If we look back far enough into history, we find that there was a time in which the libertarian capitalist, Friedrich Bastiat, sat on the Left with all of the other republicans, popular socialists like Proudhon included. Perhaps there are estranged friends to sit with once again, in our struggle against the New Left totalitarianism. What would separate such an effort from the New Left affinity with Murray Rothbard, is that the New Left was focused on identity, while the remodern Left would be focused on class, perhaps together able to be categorized as “producerists.” Anyone participating from the “Right” (individualists, classical liberals, classical republicans) would need to justify their participation by showing some effort toward the improvement of the conditions of the American working class. The main hurdle will be labeling by the New Left as “racists,” “neo-reactionaries,” and “brownshirts.” The efforts of organizing against Left-wing identarianism will be parochially considered the reinforcement of cultural hegemony, white male normativity, and structural racism by the postmodern New Left.
The postmodern New Left has been on the rise since after the World Wars, substituting identarianism for class consciousness. Anyone who disagrees with the New Left hegemony is labeled a bigot and is cancelled, deplatformed, and never heard from again. Yet, if the Left is again to be a powerful force of class collaboration, a remodern Left must be willing to endure these semantics, and work with estranged friends to re-establish class consciousness, and to re-organize labor. Socialists and classical liberals can find common ground in the values of the Radical Enlightenment, the likes of which postmodern critiques have fallen short of addressing. Even those class conscious socialists who do not subscribe to Enlightenment rationality fall into the category of moderns, and so have a stake in dismantling postmodernity. Advocates of organized labor, which has been diminishing in the time of postmodernity, must reject the primacy of the forces that have been responsible for its decline, and rework the insights and display the courage of Ben Fletcher for a new era.
A People’s History of Science: Miners, Midwives, and “Low Mechanicks,” Clifford D. Conner
A Revolution of the Mind: Radical Enlightenment and the Intellectual Origins of Modern Democracy, Jonathan Israel
African Anarchism: The History of a Movement, Sam Mbah and I.E. Igariwey
AP Art History: Realism, Fleet
Art Legends Minute: Salon de Refuses, Don T.
Berlin on Joseph de Maistre and Fascism, Dr. Laurie Johnson
Beyond Enlightenment: Occultism and Politics in Modern France, David Allen Harvey
Bobos in Paradise, David Brooks
Can We Learn from the Counter-Enlightenment? Isaiah Berlin did, Dr. Laurie Johnson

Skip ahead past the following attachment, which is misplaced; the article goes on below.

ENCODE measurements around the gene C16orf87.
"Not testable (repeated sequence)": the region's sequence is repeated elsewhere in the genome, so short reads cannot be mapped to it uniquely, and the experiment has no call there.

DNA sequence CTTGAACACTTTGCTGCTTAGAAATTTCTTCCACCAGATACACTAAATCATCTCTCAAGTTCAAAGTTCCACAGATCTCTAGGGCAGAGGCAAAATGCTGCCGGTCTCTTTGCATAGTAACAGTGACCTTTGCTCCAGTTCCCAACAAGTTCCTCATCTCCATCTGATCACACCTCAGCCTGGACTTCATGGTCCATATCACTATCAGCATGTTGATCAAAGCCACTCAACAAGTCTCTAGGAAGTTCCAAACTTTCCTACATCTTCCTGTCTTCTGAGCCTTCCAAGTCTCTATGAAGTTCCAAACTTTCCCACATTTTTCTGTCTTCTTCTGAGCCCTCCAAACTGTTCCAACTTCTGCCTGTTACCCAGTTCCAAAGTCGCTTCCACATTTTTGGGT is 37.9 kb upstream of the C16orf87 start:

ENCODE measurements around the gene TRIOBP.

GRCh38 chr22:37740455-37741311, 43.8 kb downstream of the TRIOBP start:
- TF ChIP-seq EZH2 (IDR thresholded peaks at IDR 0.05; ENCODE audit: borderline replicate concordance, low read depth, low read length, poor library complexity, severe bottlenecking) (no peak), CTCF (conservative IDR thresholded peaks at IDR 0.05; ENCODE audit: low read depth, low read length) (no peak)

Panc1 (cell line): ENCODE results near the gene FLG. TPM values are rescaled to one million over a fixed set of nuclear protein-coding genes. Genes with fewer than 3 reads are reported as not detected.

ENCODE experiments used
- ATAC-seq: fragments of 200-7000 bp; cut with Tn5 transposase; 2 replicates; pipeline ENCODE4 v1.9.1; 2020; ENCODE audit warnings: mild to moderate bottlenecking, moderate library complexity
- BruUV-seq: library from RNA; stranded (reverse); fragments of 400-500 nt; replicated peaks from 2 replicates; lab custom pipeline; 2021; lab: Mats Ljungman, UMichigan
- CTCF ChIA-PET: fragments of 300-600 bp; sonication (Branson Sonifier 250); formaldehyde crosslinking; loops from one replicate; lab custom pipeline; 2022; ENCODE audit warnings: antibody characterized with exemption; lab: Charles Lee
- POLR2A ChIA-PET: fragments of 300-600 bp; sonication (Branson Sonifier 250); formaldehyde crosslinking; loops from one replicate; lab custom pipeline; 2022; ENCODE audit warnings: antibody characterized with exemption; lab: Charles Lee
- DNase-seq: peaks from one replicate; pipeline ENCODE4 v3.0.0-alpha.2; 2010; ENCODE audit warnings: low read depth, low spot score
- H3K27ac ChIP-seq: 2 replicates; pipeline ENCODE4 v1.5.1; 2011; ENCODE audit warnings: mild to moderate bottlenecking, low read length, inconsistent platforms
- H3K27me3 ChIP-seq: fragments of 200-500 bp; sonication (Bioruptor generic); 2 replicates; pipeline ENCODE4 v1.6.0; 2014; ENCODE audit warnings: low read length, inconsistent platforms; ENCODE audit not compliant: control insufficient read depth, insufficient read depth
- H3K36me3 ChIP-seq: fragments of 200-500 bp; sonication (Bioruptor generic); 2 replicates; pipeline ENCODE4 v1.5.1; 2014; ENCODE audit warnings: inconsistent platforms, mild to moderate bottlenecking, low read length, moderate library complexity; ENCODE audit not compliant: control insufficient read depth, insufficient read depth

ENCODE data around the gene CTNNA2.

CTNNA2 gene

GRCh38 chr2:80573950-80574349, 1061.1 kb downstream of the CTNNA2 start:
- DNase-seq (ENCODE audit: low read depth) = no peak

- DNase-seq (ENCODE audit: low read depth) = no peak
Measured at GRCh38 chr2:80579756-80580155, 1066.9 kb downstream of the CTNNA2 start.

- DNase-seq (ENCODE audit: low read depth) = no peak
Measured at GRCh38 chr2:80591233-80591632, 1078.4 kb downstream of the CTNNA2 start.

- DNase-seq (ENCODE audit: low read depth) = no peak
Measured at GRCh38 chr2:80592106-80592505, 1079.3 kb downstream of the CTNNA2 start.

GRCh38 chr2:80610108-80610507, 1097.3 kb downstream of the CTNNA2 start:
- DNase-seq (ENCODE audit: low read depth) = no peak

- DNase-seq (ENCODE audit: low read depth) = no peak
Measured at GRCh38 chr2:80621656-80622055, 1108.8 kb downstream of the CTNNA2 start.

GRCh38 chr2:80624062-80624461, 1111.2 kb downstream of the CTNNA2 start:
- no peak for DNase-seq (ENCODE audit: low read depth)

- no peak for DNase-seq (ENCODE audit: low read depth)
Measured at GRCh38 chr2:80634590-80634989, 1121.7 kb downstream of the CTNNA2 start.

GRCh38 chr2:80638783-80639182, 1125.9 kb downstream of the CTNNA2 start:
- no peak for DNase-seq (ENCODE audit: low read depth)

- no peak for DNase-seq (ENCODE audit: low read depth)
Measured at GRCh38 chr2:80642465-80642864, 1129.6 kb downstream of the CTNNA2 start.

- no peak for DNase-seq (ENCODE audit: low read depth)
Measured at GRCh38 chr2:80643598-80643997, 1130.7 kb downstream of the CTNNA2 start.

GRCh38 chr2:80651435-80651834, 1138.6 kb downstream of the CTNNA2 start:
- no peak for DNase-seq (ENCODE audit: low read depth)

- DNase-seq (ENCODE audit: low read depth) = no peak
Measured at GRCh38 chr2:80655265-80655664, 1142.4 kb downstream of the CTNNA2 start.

“Commentary of the Isms of Modern Art,” Richard Bledsoe
Dark Star Rising: Magick and Power in the Age of Trump, Gary Lachman
From Mutual Aid to the Welfare State: Fraternal Societies and Social Services, David T. Beito
Gustave Courbet: Understanding Modern Art Part 3, The Arts Hole
Heretics, Radicals, & MUTUALISM, William Schnack
Introducing Derrida, Jeff Collins and Bill Mayblin
Introducing Foucault, Chris Horrocks and Zoran Jevtic
Introducing Postmodernism, Richard Appignanesi and Chris Garratt
Introducing Romanticism, Duncan Heath and Judy Boreham
“Modernism,” Christopher L.C.E. Witcomb
Nicholas of Cusa, Prof. David Albertson
Occult Features of Anarchism, with Attention to the Conspiracy of Kings and the Conspiracy of Peoples, Erica Legalisse
Politics and the Occult: The Left, the Right, and the Radically Unseen, Gary Lachman
Postmodernism for Beginners, Jim Powell
Post-Scarcity Anarchism, Murray Bookchin
Post-Scarcity Anarchism, Murray Bookchin
Radical Enlightenment: Philosophy and the Making of Modernity, Jonathan Israel
Republican Learning: John Toland and the Crisis of Christian Culture, Justin Champion
Richard Wolin, What is Counter-Enlightenment, Soc Pol
Rousseau and the Counter-Enlightenment, Brian Underwood
The Essential Federalist and Anti-Federalist Papers, David Wootton
“The Left that Was: A Personal Reflection,” Murray Bookchin
The Origins of Freemasonry: Facts & Fictions, Margaret C. Jacob
The Pursuit of the Millenium: Revolutionary Millenarians and Mystical Anarchists of the Middle Ages, Norman Cohn
The Radical Enlightenment: Freemasons, Pantheists and Republicans, Margaret C. Jacob
The Revolt of the Elites and the Betrayal of Democracy, David Brooks
The Scientific Revolution: A Brief History with Documents, Margaret C. Jacob
Wikipedia articles on the Enlightenment, Counter-Enlightenment, Modernism, Modernity, Postmodernism, Postmodernity, Romanticism, Symbolism, Decadence, etc.
Wobblies: A Graphic History of the Industrial Workers of the World, Paul Buhle and Nichole Schulman